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University hailed for closing achievement gap

News Feature

News & Events

December 7, 2015

A new report by The Education Trust has found “real improvements” at a number of four-year public institutions across the nation in their graduation rates and has cited Bridgewater State University in the top 10 of those with the highest gains.

 

BSU has achieved results in improving graduation rates for all undergraduate students – namely increasing the overall six-year graduation rate by more than 6 percent over the past five years – while closing the achievement gap experienced by students from a range of under-represented groups.

 

A two-pronged approach that includes implementing data-driven interventions focused on supporting the success of all students in addition to the use of high-impact practices including paid student internships, first- and second-year seminars, and programs such as writing across the curriculum, has resulted in BSUs number nine ranking on The Education Trust Top-Gaining Four-Year Public Institutions list.

 

The Education Trust’s report is titled, Rising Tide: Do College Grad Rate Gains Benefit All Students? It states that more than two-thirds of all four-year public colleges and universities increased graduation rates from 2003-2013. And among the 255 institutions that improved and serve a sizeable population of African-American, Latino and Native students, 77 percent raised graduation rates for their underrepresented minority students.

 

Despite the good news, “too many institutions are not even narrowing longstanding gaps between groups,” the study found. And looking underneath the averages, the report discovered different patterns for differing groups of students.

 

BSU has adopted a range of comprehensive interventions designed to support the success of all students and has used data to identify groups of BSU students that, like similar students at institutions nationwide, are experiencing opportunity and achievement gaps.

 

Once identified, best practices in higher education, combined with intensive campus discussion and buy-in have led to the implementation of interventions that will best serve specific groups of students are lagging behind. This targeted approach focused on groups of students experiencing opportunity and achievement gaps not only yields positive student success results, but also optimizes use of university fiscal and personnel resources. 

 

For example, BSU opened the Veterans Center to provide a comprehensive “one-stop” office to support the success of military and veteran students. In January, Bridgewater will pilot the Bridgewater State University Retention Grants designed for undergraduate students who are in good academic standing, close to graduation, have genuine financial need, and modest unpaid tuition and fee balances that are preventing them from persisting. Students accepted into the program will have their outstanding bill, paid by the retention grant.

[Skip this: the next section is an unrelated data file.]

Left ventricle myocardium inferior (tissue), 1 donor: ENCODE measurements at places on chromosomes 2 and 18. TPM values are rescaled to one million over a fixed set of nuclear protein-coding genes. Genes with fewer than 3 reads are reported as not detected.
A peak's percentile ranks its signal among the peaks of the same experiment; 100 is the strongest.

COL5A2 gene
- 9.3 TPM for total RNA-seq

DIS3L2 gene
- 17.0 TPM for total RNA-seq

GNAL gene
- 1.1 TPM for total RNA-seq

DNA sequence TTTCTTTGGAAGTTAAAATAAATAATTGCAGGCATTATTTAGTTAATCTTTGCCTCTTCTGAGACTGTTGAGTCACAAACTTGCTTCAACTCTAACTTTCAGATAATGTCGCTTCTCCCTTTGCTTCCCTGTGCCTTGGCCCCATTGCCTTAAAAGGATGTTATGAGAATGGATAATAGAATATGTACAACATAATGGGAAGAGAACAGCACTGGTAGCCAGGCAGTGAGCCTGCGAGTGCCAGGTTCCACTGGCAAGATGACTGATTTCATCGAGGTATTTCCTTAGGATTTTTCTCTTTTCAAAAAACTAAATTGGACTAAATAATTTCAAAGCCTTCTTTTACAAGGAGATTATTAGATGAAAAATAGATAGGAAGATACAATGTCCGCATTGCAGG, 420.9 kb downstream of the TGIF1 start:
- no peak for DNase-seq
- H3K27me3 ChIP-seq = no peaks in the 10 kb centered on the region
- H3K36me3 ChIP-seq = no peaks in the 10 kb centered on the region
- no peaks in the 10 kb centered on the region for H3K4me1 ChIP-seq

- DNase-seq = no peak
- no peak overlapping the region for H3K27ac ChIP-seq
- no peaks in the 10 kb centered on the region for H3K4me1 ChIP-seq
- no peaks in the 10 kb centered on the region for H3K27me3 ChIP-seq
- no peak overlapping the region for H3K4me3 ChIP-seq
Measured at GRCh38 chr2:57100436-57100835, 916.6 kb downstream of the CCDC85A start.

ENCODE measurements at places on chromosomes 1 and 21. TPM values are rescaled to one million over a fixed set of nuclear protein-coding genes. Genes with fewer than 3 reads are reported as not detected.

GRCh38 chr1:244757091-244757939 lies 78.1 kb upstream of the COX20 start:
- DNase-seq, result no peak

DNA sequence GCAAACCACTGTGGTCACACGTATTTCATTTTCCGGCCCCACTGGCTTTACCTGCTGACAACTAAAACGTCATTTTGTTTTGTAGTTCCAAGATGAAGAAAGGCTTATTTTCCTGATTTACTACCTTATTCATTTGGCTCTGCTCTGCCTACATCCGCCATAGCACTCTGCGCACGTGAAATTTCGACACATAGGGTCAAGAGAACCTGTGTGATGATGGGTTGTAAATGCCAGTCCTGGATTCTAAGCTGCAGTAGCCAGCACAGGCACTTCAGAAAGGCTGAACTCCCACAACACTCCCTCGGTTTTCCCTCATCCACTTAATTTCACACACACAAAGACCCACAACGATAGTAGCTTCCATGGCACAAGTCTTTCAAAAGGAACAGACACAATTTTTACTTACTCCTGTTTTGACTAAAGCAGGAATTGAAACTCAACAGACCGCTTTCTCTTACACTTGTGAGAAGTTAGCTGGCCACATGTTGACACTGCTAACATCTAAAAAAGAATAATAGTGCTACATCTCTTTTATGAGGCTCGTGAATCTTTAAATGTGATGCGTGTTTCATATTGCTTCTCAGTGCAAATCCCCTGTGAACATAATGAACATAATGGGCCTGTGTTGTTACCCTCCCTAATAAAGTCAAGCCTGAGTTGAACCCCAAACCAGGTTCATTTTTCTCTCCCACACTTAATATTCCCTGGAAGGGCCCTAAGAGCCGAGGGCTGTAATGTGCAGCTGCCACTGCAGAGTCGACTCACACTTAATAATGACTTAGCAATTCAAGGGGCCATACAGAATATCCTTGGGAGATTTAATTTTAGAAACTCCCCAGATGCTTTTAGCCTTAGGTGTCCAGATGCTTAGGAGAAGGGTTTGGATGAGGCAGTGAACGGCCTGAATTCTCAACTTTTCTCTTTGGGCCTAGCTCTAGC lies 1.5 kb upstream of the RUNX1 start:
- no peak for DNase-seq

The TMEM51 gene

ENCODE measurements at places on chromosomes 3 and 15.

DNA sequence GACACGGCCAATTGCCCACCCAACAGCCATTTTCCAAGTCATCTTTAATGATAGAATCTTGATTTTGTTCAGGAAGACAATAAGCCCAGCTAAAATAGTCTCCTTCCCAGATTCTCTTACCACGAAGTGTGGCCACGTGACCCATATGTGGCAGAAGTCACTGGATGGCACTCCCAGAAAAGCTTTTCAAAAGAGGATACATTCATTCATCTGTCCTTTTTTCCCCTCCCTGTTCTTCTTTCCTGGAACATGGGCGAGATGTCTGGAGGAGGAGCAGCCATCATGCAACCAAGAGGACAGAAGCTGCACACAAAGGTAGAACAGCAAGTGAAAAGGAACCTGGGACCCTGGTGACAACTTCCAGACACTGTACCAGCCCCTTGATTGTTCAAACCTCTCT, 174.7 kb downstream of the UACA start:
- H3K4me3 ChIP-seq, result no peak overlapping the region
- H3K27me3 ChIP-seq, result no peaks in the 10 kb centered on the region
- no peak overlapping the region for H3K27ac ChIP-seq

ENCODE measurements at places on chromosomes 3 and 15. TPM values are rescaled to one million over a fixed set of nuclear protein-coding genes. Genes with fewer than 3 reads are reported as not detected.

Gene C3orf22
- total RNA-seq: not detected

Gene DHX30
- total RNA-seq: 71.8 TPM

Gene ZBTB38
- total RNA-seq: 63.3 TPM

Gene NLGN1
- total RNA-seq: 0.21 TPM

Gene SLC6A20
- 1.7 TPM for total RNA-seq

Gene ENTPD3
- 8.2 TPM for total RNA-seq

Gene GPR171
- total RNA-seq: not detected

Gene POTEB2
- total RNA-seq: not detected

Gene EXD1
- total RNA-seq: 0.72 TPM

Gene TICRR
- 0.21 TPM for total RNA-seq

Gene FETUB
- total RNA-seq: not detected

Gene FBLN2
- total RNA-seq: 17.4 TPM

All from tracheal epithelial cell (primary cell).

The Education Trust Report highlights 26 institutions – including Bridgewater – that are achieving the dual goal of increasing graduation rates for all students, while closing gaps. In addition, the report calls out 17 institutions that had declining graduation rates for underrepresented minority students while graduation rates for white students improved.

 

Dr. Sabrina Gentlewarrior, BSU’s inaugural vice president for Student Success and Diversity, a division created by new BSU President Frederick W. Clark Jr., Esq. ’83, said, “student success is the singular focus of Fred Clark’s presidency. Every decision made here begins with one question: ‘How does this support the success of our students?’ That is the ethos that exists here, and we are deepening it every day.”

 

This student-success orientation has resulted in rising rates of graduation for Bridgewater students overall, and is closing achievement and opportunity gaps for students of low-income, Pell Grant-eligible families, students of color and male students.

 

“Leading institutions have shown how leaders can change the culture of their campus to focus on student success,” said Dr. Andrew H. Nichols, The Education Trust’s director of higher education research and data analytics and co-author of the report. “They consistently analyze their data, they find troubling trends, they engage faculty to find solutions, and they listen to students and make them part of the problem-solving process.”

 

For example, from 2005-2009, the six-year graduation rates for male students of color are up by more than 25 percent. While the results have been impressive, Dr. Gentlewarrior said the process is ongoing and requires continuous campus-wide work and assessment. “BSU is committed to the success of every one of our students,” she said.

 

See attachment for more information about BSU’s graduation rates. (Story by Eva T. Gaffney, G’01, for University News & Media)

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